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Text-to-911 Project Update

Posted By Michael Alagna, Tuesday, November 27, 2018

Text-to-911 is the ability to send a text message for help to a Public-Safety Answering Point (PSAP), a call center responsible for answering calls to an emergency telephone number for police, fire and rescue, and emergency medical services. Sending Text-to-911 from a mobile device is becoming more and more common across the U.S. Approximately 30% of the 6000 PSAPs in the U.S. have implemented Text-to-911.

There are individual and public safety scenarios where calling 911 is not optimal. Domestic violence situations, home break-ins, car jackings, mass shootings, and hostage situations are just a few examples where calling 911 might draw attention to victims and could cause additional danger for the caller or exacerbate the situation. In addition to these aspects of Text-to-911, authorities say it can alert them to crimes in progress, thereby adding an analytical element as well.

For many citizens, residents, and visitors in America with Limited English Proficiency (LEP), emergency situations can become compounded when trying to communicate with public safety officials. Census data reveals that 61 million people nationwide speak a language other than English in their home and approximately 28 million people are identified as Limited English Proficient. Phone usage data shows that around 90% of non-English 911 calls were conducted in Spanish, with other non-English calls spread out among 150 other languages. In many circumstances, not long after PSAPs implement Text-to-911, they begin to receive non-English texts. The public safety community has identified a need for Text-to-911 translation, and this project that IJIS Institute is participating in is positioned to make significant strides towards meeting this need and positioning PSAPs for future adoption of Next Generation (NG911) services.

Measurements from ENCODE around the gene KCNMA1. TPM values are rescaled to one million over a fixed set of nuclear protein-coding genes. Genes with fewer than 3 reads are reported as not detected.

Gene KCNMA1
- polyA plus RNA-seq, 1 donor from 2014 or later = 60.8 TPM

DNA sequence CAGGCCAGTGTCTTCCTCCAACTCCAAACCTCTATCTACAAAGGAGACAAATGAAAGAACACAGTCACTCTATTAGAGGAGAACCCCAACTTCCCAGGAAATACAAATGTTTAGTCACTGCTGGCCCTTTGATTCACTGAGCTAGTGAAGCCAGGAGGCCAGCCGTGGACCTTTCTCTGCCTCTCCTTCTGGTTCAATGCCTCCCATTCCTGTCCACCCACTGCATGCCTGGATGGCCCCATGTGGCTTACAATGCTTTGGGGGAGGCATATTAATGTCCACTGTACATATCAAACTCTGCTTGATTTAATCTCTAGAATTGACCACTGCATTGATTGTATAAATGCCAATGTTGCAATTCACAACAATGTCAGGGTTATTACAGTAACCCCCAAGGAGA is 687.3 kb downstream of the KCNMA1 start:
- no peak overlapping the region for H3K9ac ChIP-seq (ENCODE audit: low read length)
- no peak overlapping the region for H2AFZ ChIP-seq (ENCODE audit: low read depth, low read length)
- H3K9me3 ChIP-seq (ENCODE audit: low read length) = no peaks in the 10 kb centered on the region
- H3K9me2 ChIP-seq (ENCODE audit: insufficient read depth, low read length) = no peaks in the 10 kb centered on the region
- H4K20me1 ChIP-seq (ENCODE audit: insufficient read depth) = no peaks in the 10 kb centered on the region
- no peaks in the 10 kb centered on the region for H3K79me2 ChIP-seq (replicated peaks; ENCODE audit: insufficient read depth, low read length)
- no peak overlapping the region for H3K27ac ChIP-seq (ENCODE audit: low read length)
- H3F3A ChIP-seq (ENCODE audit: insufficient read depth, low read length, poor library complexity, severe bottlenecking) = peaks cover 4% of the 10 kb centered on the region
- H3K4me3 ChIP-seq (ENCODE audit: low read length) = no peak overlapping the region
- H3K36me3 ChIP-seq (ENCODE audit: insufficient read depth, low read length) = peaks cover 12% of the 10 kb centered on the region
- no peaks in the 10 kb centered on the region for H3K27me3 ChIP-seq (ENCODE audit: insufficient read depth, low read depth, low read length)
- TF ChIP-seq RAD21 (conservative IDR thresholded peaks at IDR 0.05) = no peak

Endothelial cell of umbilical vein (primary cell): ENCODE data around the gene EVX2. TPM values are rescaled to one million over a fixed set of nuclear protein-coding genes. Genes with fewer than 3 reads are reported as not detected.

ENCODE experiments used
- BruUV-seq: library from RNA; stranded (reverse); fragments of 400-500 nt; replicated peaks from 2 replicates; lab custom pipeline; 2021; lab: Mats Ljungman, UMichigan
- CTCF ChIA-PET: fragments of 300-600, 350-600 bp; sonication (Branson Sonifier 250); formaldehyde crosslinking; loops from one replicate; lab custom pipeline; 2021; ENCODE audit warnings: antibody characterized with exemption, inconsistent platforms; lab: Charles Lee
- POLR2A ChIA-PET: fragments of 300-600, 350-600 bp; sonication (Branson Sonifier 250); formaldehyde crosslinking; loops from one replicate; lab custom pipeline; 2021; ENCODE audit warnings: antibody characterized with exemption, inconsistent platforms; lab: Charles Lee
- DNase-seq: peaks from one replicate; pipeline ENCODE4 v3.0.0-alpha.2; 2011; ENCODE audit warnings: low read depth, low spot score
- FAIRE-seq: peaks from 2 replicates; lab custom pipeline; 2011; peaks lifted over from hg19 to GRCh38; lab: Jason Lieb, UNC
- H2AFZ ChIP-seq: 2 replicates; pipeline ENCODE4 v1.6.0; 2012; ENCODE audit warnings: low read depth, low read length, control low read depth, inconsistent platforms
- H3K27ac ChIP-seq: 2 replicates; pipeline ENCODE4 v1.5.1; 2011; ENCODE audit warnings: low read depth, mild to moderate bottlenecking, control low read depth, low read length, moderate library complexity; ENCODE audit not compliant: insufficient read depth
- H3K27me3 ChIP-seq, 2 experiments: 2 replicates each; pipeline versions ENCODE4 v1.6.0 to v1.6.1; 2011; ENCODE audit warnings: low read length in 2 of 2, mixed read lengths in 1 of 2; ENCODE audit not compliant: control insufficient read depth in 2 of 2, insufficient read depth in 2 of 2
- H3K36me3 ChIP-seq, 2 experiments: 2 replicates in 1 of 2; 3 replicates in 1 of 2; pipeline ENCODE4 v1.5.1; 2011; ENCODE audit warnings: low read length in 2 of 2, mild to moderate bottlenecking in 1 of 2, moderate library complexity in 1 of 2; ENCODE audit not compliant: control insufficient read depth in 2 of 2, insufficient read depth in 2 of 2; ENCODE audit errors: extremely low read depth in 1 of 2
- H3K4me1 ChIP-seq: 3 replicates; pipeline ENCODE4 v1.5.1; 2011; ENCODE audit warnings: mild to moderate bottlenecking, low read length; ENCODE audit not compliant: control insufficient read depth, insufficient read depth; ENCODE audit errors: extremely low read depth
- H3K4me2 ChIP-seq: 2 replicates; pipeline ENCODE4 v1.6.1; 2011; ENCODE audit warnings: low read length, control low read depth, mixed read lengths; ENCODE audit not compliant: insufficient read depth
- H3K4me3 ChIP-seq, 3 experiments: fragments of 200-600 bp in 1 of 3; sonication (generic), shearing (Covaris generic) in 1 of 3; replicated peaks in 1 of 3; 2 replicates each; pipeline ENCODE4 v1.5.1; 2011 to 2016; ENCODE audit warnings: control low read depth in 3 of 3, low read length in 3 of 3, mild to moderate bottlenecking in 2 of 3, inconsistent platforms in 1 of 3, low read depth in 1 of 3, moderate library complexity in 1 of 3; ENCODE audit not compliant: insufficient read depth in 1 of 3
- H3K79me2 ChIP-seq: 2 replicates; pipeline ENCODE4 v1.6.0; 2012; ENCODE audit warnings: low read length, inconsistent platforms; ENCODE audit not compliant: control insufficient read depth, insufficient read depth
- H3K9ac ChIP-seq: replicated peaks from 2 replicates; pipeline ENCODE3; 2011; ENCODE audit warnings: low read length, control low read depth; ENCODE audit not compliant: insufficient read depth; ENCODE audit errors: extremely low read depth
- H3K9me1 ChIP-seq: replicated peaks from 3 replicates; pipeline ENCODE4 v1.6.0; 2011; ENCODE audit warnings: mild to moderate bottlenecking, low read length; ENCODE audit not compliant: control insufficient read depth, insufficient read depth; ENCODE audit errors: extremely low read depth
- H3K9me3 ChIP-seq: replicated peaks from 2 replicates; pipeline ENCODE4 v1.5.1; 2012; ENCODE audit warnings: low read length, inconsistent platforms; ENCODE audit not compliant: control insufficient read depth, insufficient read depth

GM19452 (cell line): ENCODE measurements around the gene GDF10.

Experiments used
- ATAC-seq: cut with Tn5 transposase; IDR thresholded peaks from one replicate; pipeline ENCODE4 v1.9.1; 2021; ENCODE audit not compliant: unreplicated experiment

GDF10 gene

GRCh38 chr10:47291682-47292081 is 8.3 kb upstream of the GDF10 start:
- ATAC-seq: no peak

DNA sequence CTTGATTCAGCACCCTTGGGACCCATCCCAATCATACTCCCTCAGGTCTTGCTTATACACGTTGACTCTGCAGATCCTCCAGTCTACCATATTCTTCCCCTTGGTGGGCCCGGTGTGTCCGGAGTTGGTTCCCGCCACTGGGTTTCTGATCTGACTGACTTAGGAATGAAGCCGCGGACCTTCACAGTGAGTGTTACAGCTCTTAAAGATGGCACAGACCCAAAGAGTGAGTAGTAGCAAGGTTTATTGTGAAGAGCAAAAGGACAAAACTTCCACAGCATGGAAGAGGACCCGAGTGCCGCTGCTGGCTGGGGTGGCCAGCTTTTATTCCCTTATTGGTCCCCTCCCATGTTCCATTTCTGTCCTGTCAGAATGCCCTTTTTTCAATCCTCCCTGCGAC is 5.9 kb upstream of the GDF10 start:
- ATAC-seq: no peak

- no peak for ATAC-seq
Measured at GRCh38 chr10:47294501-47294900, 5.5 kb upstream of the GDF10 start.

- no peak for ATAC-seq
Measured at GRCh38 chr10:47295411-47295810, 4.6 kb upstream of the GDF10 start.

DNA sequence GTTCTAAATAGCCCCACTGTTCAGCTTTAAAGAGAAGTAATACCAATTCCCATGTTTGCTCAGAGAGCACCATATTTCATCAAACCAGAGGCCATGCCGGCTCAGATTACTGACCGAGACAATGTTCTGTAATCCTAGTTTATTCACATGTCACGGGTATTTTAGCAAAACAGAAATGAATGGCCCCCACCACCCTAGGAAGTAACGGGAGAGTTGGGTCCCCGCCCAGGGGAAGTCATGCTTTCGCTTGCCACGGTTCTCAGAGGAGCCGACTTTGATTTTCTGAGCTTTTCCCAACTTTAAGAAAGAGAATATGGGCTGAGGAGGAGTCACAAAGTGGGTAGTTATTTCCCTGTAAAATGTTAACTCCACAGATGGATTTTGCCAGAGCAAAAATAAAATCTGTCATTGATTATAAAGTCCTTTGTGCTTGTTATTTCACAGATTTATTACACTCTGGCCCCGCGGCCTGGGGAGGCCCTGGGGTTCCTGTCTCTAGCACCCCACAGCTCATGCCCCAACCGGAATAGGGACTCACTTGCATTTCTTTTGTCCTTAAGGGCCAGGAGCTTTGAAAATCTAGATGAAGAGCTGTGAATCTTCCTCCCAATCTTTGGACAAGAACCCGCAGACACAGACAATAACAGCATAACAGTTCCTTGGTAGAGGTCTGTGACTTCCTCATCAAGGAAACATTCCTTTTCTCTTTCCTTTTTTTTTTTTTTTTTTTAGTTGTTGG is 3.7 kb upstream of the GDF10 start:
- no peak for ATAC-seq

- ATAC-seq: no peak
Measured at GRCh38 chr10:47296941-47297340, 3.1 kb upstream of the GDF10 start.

PSAPs currently depend on machine translation for handling non-English Text-to-911; however, many remain highly skeptical of machine-translation software. On the other hand, machine translation is accessible for free, will convert text in any of roughly 100 languages, and continues to improve. Many of the machine translation concerns revolve around the understanding and meaning of a text message. The project team looks to examine the accuracy of machine translation and if understanding is needed for effective translation. We will compare human and machine translation to assure that Text-to-911 emergency calls are interpreted correctly.

In addition to machine translation, the project will enable PSAPs to access real-time human interpreters or interpreting services to translate non-English Text-to-911 calls for help. By investigating Language Service Provider (LSP) solutions for machine-translation in PSAPs, we will report on operational and technical findings and recommendations.

This project has put in motion a collaboration between industry technology providers, language service providers, standards development organizations, PSAPs, and policy makers to address interoperability, technology, standards, and the affordability of commercially-available, public-safety-grade solutions for Text-to-911 translation.

For more information on this project, please contact me at michael.alagna@ijis.org.

Tags:  PSAP  Text-to-911  translation 

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